I’ve asked a lot of people these simple questions. Still waiting for some answers.

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avatar Frank Gormlie August 24, 2011 at 9:39 am

Try reading the article? Juan Cole is no history or intellectual lightweight. He has laid out a brilliant understanding of the Libyan situation. Respond to something in his article. The primary aspect of what is happening in Libya is the Libyan people’s struggle to overthrow their dictator. That is the main thing. Are you now defending Kaddafi?

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avatar Shane Finneran August 24, 2011 at 9:49 am

Oh, I read Juan Cole’s article. Twice, actually. But the article doesn’t answer any of the simple questions I just asked. And neither has any invasion-backer I’ve debated.

I’ll answer your question: Am I defending Kaddafi? No, and I’m pretty sure nothing I’ve said is remotely close to a defense of him.

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avatar Frank Gormlie August 24, 2011 at 10:09 am

I’m not what you are calling an “invasion-backer” as the US did not invade Libya, just as France did not “invade” the American colonies when that imperial power aided American revolutionaries. Definitely do not agree with Dennis Kucinich on this one.

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avatar Shane Finneran August 24, 2011 at 10:17 am

In my book, bombing a country until your allies can take over is akin to invasion. But let’s revise “invasion-backer” to “attack-backer” if that’s more accurate.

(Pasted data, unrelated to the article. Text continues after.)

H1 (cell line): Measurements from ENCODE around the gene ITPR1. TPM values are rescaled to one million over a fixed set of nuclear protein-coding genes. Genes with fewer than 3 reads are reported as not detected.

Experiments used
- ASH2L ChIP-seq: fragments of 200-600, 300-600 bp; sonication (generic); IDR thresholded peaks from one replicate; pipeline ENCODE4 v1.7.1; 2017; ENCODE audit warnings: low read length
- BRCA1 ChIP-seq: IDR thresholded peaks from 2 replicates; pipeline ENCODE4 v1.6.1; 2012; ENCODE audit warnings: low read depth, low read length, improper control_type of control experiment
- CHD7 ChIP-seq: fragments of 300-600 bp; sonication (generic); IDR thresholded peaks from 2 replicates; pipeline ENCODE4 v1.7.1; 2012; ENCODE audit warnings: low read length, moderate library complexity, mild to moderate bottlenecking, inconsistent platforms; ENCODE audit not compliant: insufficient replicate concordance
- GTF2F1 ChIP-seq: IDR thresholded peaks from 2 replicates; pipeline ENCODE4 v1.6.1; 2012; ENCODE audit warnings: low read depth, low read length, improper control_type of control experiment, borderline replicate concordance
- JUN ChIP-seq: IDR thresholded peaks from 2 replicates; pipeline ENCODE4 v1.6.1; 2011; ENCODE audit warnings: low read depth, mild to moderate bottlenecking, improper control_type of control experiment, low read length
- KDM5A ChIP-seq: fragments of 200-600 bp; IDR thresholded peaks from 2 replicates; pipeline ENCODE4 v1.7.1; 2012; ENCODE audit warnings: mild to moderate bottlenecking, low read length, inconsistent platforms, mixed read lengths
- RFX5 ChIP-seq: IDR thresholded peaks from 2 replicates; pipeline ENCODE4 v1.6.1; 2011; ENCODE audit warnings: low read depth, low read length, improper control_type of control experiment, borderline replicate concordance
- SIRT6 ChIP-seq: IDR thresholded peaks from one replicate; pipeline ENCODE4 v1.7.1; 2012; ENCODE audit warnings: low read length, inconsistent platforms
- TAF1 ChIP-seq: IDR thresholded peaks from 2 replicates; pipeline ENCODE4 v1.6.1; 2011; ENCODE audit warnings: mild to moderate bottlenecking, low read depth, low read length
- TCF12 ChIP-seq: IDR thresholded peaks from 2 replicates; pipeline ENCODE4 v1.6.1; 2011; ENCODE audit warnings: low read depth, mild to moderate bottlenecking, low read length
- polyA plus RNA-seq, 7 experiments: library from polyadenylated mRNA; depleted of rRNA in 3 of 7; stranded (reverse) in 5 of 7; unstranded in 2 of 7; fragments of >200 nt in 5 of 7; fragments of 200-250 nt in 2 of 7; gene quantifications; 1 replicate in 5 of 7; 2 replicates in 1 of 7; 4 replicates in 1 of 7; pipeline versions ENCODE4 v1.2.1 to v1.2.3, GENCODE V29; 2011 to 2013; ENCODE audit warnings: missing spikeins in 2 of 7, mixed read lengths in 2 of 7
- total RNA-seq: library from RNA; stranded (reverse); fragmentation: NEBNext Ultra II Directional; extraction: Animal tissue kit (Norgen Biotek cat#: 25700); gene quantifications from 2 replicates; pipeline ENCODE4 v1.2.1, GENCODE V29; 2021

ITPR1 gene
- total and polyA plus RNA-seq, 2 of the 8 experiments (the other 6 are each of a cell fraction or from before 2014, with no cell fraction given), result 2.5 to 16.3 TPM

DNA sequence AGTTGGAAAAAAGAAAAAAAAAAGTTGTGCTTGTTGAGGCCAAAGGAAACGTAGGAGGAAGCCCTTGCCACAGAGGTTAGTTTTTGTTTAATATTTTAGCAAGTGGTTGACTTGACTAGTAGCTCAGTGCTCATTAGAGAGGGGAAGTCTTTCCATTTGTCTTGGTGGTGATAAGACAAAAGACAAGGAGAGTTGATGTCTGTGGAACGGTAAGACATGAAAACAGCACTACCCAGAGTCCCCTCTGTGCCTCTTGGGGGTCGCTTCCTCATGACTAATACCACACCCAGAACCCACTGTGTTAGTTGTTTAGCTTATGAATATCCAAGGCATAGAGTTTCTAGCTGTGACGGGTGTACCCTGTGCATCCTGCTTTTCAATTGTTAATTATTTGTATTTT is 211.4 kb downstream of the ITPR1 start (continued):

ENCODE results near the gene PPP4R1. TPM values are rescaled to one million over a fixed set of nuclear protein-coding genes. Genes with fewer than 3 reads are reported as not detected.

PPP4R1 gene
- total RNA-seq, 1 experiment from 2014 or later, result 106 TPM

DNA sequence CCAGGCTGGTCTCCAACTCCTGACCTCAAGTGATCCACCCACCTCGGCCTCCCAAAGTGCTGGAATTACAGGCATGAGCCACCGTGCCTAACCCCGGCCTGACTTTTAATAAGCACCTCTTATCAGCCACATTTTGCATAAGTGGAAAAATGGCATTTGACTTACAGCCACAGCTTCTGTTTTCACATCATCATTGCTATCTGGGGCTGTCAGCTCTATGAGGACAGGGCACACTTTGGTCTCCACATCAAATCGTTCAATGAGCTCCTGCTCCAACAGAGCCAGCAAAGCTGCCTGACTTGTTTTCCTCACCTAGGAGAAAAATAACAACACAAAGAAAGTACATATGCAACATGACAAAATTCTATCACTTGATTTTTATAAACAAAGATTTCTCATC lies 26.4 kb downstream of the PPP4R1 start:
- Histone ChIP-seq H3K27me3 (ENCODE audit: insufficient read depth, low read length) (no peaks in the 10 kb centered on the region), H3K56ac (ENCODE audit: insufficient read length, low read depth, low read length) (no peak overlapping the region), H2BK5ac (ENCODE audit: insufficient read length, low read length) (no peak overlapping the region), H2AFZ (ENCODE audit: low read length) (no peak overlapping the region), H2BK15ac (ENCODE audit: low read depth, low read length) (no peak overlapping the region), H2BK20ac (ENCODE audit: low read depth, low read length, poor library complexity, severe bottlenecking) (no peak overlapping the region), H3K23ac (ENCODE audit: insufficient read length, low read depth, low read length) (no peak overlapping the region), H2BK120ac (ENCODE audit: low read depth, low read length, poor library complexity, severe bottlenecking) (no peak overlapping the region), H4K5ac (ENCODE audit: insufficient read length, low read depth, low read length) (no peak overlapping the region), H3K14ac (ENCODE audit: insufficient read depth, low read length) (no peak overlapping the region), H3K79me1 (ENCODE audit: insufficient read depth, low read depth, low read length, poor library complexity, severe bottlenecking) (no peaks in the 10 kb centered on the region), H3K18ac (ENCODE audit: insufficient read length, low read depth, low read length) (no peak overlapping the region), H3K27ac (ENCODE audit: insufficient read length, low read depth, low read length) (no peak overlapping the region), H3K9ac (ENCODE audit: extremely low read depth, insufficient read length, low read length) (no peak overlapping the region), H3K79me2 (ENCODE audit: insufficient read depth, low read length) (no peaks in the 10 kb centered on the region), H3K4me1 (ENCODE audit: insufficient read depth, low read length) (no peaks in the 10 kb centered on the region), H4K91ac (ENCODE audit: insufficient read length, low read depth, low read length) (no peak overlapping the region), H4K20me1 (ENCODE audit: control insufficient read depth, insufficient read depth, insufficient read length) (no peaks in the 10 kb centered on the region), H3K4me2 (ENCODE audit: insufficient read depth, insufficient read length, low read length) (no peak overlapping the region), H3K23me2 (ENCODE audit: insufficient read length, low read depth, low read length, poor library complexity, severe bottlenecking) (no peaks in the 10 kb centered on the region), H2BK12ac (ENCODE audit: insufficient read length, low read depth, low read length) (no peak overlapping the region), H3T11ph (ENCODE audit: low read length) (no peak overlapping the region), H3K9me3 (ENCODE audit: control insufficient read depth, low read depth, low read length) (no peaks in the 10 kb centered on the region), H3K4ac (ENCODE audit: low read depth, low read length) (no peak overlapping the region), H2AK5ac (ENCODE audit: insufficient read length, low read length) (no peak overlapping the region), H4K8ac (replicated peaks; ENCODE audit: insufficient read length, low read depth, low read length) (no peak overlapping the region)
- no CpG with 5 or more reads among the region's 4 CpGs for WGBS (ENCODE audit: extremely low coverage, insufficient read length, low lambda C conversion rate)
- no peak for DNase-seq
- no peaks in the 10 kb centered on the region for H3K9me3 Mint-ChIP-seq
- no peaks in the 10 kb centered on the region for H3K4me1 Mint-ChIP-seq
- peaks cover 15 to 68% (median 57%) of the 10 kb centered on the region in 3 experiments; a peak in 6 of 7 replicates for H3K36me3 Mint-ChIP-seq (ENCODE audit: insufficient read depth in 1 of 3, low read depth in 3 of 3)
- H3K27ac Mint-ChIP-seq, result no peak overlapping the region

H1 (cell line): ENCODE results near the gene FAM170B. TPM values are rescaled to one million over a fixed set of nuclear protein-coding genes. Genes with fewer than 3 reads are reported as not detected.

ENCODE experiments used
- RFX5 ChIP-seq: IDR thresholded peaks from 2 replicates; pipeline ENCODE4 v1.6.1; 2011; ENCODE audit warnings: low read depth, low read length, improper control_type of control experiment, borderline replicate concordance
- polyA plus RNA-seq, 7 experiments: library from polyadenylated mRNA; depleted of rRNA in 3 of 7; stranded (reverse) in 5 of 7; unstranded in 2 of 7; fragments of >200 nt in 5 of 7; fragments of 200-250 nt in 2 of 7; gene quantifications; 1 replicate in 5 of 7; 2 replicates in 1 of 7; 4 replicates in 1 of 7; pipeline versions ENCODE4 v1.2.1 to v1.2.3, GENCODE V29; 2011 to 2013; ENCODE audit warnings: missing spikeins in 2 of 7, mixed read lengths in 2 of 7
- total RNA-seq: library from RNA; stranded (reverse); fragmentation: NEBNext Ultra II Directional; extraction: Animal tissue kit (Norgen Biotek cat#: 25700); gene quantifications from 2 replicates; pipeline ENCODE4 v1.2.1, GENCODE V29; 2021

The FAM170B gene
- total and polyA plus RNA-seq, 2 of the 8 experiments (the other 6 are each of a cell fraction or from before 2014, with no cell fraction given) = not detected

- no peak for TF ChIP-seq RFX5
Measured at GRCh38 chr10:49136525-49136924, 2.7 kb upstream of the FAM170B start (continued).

I think that France/America example actually supports my case, as France clearly had an ulterior motive in helping America revolutionaries fight England. And given that those simple questions I asked appear to have no answers, I have no grounds to change my view that ulterior motives drove our attack of Libya.

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avatar Frank Gormlie August 24, 2011 at 10:21 am

Okay, we’ve now established that you are not a Kaddafi-backer and I’m not an “invasion-backer”. No one has said that the US and France did not have ulterior motives. That is not the issue. The issue is the Libyan people’s struggle for democracy and justice. That is the key here and you have still not addressed it. (Didn’t we have this same argument a few months ago?)

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avatar Shane Finneran August 24, 2011 at 10:43 am

You seem to think the issue is “the Libyan people’s struggle for democracy and justice.” To me, that’s just the propaganda line. Because people’s struggles don’t seem to count for anything in several other aspects of our foreign policy (or maybe even ALL other aspects of our foreign policy).